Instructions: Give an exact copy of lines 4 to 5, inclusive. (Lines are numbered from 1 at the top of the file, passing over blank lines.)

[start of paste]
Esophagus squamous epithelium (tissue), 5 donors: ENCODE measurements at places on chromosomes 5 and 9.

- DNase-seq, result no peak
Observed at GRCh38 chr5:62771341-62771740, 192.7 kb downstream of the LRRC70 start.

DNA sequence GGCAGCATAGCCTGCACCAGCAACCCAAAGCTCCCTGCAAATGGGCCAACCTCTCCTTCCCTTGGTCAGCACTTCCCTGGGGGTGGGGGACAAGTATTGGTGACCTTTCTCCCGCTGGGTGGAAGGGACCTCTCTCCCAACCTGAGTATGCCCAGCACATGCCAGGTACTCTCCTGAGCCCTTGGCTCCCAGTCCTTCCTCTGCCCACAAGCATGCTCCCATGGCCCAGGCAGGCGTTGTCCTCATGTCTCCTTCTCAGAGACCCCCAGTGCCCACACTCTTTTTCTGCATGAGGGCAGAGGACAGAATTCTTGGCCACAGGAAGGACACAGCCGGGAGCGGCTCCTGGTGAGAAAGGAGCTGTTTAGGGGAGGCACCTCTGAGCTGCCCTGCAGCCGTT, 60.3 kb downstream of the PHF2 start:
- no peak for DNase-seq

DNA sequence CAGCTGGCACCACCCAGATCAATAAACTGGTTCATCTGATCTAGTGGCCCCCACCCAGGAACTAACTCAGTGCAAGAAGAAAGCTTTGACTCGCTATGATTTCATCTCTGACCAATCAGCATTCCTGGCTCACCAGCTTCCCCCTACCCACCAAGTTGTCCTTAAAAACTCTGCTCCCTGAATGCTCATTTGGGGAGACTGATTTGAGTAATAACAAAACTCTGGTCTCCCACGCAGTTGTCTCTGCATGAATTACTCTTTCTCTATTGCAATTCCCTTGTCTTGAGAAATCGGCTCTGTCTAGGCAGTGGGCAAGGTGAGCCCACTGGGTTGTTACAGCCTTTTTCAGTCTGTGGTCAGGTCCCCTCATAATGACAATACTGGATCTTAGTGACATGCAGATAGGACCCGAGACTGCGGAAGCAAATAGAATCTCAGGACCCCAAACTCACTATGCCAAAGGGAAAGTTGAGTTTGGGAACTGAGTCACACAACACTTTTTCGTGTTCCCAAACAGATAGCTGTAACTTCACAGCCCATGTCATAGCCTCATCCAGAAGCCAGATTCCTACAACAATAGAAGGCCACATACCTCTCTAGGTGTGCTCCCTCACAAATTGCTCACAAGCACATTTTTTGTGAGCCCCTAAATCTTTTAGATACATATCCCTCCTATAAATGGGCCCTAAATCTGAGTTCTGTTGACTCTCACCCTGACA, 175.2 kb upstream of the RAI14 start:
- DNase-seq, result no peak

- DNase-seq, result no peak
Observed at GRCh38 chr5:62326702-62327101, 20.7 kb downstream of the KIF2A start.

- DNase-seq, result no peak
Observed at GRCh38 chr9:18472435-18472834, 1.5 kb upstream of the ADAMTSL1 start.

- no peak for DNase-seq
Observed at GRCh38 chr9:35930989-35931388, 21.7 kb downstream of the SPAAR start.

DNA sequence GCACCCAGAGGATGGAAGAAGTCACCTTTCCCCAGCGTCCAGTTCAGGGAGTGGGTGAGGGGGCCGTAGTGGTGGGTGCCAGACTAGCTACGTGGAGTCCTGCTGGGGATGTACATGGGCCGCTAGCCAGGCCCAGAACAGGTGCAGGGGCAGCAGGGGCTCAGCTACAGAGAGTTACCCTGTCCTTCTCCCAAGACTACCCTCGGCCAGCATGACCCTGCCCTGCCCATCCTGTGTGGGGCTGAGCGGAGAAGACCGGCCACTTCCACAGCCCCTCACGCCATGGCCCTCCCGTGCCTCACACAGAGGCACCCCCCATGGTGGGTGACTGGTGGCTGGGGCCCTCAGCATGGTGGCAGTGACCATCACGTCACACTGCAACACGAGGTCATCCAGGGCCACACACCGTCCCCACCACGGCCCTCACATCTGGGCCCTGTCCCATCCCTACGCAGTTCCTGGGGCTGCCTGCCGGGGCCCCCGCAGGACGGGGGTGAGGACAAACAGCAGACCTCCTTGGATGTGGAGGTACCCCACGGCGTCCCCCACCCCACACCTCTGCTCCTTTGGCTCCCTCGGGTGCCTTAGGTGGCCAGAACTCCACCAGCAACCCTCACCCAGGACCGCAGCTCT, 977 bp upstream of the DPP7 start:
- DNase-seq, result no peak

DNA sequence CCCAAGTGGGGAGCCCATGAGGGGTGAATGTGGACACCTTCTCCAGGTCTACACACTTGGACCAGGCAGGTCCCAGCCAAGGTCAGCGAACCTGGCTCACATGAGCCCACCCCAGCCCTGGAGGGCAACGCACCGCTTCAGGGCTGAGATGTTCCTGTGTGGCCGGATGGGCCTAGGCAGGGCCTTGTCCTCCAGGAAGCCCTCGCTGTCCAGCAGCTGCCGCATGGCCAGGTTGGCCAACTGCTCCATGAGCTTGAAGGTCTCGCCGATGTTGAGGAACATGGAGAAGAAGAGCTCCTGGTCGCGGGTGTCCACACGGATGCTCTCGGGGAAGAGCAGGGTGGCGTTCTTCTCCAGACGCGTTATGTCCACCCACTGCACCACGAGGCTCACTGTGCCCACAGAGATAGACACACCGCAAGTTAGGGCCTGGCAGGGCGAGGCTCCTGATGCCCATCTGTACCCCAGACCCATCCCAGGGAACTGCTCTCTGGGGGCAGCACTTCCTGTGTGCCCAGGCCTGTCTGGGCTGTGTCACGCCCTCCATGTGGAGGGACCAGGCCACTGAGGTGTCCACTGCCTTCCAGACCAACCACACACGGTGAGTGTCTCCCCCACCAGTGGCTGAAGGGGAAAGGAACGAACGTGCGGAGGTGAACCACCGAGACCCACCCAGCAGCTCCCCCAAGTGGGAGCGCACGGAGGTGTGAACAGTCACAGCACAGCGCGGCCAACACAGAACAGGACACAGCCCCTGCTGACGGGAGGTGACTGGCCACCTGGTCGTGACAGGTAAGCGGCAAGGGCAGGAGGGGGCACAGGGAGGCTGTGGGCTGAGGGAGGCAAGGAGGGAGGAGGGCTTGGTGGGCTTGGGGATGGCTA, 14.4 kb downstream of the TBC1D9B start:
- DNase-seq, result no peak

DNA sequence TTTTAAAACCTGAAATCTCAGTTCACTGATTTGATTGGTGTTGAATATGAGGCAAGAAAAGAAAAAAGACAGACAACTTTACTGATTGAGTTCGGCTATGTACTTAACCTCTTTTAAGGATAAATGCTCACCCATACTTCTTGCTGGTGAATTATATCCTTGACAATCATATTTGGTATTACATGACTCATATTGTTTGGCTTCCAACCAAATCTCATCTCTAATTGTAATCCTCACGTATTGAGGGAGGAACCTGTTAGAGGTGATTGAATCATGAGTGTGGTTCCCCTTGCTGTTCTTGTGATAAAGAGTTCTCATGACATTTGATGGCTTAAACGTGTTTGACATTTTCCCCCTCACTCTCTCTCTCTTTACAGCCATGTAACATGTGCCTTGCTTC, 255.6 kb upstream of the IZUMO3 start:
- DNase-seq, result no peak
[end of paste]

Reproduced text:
DNA sequence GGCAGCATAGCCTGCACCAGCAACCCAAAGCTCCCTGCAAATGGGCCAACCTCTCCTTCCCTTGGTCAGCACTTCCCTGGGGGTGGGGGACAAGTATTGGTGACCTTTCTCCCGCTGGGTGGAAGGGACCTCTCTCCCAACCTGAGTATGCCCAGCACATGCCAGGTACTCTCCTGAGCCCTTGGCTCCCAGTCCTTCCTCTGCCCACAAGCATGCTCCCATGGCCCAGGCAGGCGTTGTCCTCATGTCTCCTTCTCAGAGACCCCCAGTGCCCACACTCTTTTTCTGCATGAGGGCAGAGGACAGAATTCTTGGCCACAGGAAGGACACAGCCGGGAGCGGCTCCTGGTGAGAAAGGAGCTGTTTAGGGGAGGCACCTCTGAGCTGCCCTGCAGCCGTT, 60.3 kb downstream of the PHF2 start:
- no peak for DNase-seq